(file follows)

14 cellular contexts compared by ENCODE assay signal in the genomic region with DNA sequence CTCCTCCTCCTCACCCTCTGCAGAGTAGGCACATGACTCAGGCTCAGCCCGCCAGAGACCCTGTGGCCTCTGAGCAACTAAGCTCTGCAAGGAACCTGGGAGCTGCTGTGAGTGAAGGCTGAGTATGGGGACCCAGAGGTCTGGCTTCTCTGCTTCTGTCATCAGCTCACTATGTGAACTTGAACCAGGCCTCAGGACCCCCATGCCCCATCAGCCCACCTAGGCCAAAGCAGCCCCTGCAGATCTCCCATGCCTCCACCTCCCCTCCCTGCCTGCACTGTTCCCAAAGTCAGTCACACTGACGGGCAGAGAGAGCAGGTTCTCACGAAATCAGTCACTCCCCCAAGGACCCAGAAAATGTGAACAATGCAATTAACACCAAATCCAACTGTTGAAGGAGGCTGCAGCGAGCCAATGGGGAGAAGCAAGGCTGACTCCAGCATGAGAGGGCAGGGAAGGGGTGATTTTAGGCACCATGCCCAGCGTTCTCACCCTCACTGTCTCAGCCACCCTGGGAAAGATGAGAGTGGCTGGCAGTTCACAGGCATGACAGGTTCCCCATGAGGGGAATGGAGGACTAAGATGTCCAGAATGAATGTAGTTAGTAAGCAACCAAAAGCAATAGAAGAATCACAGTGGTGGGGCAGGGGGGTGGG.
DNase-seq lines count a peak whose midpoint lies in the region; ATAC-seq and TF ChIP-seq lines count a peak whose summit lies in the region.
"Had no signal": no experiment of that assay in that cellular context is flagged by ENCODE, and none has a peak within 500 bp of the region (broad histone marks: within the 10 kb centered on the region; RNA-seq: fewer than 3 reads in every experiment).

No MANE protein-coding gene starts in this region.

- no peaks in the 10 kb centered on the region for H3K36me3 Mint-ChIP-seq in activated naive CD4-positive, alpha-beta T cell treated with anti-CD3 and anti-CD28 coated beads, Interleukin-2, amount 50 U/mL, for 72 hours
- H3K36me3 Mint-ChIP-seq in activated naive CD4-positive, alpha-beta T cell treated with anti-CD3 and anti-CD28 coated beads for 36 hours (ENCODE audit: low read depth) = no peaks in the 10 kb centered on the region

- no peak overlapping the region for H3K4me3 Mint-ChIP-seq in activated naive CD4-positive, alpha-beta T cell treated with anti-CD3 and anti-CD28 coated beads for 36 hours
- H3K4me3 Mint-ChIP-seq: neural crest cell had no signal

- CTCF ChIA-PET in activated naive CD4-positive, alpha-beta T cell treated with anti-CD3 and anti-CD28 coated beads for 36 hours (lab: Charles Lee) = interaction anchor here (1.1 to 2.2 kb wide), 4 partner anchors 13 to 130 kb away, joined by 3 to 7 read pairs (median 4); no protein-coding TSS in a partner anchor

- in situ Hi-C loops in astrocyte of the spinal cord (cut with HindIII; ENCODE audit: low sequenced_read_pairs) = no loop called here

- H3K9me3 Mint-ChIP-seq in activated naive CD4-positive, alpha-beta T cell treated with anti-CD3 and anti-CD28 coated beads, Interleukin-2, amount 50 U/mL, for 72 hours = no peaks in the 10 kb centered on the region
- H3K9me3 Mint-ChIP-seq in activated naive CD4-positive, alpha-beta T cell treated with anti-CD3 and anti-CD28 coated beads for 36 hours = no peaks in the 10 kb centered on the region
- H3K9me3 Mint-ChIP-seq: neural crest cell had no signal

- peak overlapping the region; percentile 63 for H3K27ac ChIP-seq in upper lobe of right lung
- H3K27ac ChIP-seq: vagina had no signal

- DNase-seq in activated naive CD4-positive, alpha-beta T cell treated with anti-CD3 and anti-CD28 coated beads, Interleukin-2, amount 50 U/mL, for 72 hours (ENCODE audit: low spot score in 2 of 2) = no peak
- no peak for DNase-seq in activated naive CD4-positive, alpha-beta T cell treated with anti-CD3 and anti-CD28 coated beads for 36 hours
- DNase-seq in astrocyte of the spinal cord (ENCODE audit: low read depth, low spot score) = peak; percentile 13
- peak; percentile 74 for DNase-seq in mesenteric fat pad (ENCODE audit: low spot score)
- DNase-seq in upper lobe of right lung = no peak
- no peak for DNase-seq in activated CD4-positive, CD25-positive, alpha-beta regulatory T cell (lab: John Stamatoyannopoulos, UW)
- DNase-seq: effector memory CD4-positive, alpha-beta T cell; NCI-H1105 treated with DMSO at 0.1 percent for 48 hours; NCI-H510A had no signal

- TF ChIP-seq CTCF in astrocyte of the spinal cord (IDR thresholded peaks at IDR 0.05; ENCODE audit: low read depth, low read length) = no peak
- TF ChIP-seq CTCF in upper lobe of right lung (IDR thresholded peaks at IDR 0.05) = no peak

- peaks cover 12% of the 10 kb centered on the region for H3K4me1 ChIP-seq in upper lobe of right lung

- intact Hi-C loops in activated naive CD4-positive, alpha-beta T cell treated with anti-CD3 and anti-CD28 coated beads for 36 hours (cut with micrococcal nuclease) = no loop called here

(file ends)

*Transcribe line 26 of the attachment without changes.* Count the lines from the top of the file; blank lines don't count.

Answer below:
- intact Hi-C loops in activated naive CD4-positive, alpha-beta T cell treated with anti-CD3 and anti-CD28 coated beads for 36 hours (cut with micrococcal nuclease) = no loop called here